1852 he assisted in saving the crew of the ship Thomas Clarkson.
1854 he assisted in saving the crew of the Medina, and that of the Harmony, of London, on January 4; and on the 9th of the same month, the Samuel and Sarah, billyboy, of Grimsby, going on shore behind the South Pier, he succeeded in getting to the vessel and first brought to land the captain’s child, eight months old, then returned with rocket-lines and brought the captain’s wife. In October he, with the assistance of five others, saved from the wreck of the Niagara a lad who had been left on board in bed sick. On November 15 he assisted in saving the crews of the Victoria, the Coldstream, the Calypso, and the Margaret. 1855 he saved (October 30), with the assistance of Joseph Clark, the captain of the Brig Brenda, wrecked behind the South Pier, who had been left on board.
1856 he assisted (September 28) in saving the crew of the Madalenea, wrecked on the Glass Heads, behind South Pier.
1857 he assisted, on January 4, in saving part of the crew of the Rienzi, at Hendon, one mile south of Sunderland. On the night of January 4 the Trois Sœurs, French schooner, drove behind the South Pier, several rockets were fired, but, the crew not understanding the use of the rockets, Mr Hodgson succeeded in getting on board by a line, and sent the crew all safe to shore; for which service the captain presented him with a splendid timepiece, the Emperor to the French with a gold medal, and the Board of Trade with a silver medal and £2. On the same day he assisted in saving the crew of the James Bales, of Sunderland, wrecked behind the South Pier. On March 21 he assisted in saving, by the life-boat, the crew (twenty-five in number) of the barque Six Sisters, wrecked behind the North Pier. On April 6 he assisted in saving the crew of the Isabella. A local paper gives the following account of Mr Hodgson’s heroic conduct on this occasion: “On Monday the schooner Isabella was making for Sunderland harbour, the wind blowing a gale from the east. The tempest drove her behind South Pier, the waves dashed over her masts, and the crew were in imminent peril of destruction. The Wear Commissioners’ men were at hand with rocket lines. The Stormy Petrel, Mr Joseph Hodgson, ever present in the hour of danger, was also there, and slipping off his clothes, volunteered to carry a line on board, 250 yards distant, and performed the daring feat, and all hands were cradled to shore in the rocket-chair.” …… ‘

The date of award of the Board of Trade Medal for Gallantry in Saving Life at Sea (medal instituted in 1855) makes it one of the earliest issued. In his article, Mr Fevyer reported that a search of the archives of the Royal Humane Society had failed to find any award made to Hodgson and speculated that the medal awarded was possibly that of the Sunderland Humane Society which was known to be active at the time. Hodgson was awarded the R.N.L.I. Medal in Silver in 1856. In the Life-Boat, 1 April 1857 it states, ‘Jan. 3 1856 – The Committee voted the silver medal of the Institution, and their thanks, inscribed on vellum, to Mr Joseph Hodgson, of Sunderland, in testimony of his extraordinary exertions, extending over a period of twelve years, in saving life. He had personally rescued 10 persons from drowning, and had assisted, in life-boats and other boats, in saving about 17 others’. A similar citation is given in Lifeboat Gallantry but there his name is given as ‘Joseph Carver Hodgson’.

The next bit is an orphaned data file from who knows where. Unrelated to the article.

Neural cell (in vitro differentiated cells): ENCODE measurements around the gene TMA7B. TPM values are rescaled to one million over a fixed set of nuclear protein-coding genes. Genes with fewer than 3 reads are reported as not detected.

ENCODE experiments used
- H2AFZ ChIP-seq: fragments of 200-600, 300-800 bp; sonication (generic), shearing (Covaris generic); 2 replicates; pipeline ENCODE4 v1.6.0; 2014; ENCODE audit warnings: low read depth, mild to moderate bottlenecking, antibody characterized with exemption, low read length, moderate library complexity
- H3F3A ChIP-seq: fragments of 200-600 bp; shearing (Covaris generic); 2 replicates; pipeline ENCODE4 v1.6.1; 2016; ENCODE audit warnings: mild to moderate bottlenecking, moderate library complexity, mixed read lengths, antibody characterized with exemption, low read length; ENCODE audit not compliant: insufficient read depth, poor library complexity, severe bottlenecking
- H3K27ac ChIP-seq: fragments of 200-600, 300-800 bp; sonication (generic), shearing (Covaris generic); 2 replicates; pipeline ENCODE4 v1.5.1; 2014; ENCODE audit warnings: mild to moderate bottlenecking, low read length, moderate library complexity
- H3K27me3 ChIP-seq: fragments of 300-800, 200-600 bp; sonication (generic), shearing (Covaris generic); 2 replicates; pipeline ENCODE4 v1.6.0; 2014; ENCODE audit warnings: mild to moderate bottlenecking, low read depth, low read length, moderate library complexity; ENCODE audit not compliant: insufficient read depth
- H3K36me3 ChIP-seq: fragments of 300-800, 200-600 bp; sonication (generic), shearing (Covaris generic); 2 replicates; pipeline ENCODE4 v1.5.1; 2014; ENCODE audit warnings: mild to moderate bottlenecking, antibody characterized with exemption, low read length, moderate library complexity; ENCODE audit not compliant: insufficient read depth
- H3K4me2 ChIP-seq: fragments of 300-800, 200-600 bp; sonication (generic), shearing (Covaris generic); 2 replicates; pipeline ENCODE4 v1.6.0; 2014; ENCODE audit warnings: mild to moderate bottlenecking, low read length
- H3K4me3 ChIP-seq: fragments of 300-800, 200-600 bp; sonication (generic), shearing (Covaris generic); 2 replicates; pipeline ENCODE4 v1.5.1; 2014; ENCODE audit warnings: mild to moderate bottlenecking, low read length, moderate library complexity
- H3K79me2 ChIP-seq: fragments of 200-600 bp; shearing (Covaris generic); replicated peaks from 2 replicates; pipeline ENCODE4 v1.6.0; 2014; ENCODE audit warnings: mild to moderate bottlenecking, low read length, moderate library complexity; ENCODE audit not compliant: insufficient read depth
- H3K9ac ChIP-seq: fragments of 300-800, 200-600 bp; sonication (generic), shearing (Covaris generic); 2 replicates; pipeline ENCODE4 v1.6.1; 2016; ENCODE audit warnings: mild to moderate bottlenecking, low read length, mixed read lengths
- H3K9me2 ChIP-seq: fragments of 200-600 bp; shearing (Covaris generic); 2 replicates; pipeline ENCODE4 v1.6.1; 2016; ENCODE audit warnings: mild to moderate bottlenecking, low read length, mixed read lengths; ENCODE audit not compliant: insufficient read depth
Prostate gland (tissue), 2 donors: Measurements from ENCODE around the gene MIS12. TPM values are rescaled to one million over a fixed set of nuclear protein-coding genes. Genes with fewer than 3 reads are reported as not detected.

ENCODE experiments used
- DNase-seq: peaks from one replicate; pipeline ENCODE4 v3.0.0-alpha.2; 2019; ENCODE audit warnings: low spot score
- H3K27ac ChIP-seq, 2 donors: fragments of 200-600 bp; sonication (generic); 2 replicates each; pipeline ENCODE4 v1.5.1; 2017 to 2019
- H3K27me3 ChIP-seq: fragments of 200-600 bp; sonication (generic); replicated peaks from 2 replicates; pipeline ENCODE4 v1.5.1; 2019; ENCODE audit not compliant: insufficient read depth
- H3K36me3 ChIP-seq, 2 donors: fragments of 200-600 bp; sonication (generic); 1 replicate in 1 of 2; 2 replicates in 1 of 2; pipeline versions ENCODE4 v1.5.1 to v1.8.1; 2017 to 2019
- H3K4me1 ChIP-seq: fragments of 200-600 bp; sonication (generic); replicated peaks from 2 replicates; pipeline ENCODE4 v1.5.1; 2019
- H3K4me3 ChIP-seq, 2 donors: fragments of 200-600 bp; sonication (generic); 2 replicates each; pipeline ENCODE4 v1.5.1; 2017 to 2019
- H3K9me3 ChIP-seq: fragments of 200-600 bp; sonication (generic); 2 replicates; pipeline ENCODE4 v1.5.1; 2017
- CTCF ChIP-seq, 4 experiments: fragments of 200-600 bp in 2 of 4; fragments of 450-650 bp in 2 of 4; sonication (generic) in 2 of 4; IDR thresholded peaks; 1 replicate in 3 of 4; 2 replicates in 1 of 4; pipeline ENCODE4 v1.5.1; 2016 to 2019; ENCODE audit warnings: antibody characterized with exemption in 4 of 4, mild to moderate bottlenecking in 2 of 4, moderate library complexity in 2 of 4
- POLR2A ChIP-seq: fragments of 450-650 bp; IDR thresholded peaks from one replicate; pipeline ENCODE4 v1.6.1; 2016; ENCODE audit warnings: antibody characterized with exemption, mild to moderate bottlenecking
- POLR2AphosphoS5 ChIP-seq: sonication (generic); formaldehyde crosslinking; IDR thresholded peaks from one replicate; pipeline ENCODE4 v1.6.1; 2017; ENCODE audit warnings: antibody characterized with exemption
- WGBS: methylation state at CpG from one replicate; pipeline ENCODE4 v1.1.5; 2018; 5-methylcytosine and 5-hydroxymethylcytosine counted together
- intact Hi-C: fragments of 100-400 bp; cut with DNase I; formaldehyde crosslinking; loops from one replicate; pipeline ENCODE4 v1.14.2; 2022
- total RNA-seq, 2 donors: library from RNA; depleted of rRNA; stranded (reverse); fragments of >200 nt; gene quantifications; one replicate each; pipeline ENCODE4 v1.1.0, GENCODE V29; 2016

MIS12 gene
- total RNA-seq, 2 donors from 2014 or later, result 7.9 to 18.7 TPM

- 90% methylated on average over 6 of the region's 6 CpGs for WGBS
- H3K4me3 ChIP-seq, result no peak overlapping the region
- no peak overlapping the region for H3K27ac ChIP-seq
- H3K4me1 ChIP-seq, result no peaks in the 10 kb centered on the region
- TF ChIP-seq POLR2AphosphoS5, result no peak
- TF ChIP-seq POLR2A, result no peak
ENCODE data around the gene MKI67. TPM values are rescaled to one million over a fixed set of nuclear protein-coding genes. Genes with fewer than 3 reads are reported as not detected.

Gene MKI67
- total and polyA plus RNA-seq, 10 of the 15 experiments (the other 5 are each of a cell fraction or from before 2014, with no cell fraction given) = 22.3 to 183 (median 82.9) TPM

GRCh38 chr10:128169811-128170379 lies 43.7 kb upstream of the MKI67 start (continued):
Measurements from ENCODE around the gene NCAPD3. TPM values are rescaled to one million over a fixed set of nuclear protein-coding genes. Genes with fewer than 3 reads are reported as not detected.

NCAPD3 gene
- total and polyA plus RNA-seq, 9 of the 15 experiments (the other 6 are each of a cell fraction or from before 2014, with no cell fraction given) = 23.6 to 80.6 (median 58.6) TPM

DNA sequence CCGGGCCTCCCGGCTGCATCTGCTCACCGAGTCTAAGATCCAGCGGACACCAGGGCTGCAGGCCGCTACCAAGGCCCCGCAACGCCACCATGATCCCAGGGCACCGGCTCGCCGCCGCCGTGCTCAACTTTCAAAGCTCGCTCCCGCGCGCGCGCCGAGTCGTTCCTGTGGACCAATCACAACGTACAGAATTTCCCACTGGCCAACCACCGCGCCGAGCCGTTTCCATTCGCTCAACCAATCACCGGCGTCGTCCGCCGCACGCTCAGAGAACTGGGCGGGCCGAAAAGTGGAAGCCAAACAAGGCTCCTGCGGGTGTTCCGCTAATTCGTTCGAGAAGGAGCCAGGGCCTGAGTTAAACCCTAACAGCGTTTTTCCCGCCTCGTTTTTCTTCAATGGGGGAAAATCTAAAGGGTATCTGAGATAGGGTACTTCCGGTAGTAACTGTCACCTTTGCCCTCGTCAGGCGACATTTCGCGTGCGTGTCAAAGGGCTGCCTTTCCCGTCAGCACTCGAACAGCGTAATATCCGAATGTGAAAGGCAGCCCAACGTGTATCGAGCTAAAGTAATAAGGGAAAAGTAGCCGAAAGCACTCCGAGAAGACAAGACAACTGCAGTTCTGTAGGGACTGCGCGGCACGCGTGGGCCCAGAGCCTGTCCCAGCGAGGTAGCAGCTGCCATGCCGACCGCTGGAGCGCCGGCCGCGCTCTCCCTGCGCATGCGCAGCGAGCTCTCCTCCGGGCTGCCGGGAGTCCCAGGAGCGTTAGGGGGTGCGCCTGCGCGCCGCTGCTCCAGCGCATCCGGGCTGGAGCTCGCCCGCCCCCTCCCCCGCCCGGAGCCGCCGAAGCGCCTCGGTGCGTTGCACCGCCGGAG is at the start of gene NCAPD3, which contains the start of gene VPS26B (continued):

Source: http://www.dnw.co.uk/auction-archive/catalogue-archive/lot.php?department=Medals&lot_id=64016

The Stormy Petrel in the USA

No Idea Mail OrderThings just get better, not sure if you already know but we are so pleased to announce that noidearecords.com has released the new Leatherface record ‘The Stormy Petrel’ in North America.

Big Ugly Fish is swimming at the news of this and we look forward to working with the No Idea Team.


The first release on Big Ugly Fish Recording’s was ‘The Stormy Petrel’ a twelve track album from Leatherface. Stefan Mush, Graeme Philliskirk, Dickie Hammond and Frankie Stubbs have been in the studio putting together 12 tracks and the resulting album ‘The Stormy Petrel’ is available worlwide. The album was recorded in the same studio as Dog Disco with Fred Purser behind the sliders!

The album and band merchandise will be available from this site and Plastichead will be distributing the new CD throughout Europe. In Japan, CR Japan will be Licensing/ distributing and Australia Poison City.

The Band kicked off 2010 in East Canada and the East coast US with Yesterday’s Ring playing all the dates with Leatherface.

Greame Philliskirk
Bass Beast

Stefam Musch
We only play it twice!

Frankie Stubbs
Acoustic for the Ears!

Richard Hammond
Bison Big Boy’s Toy’s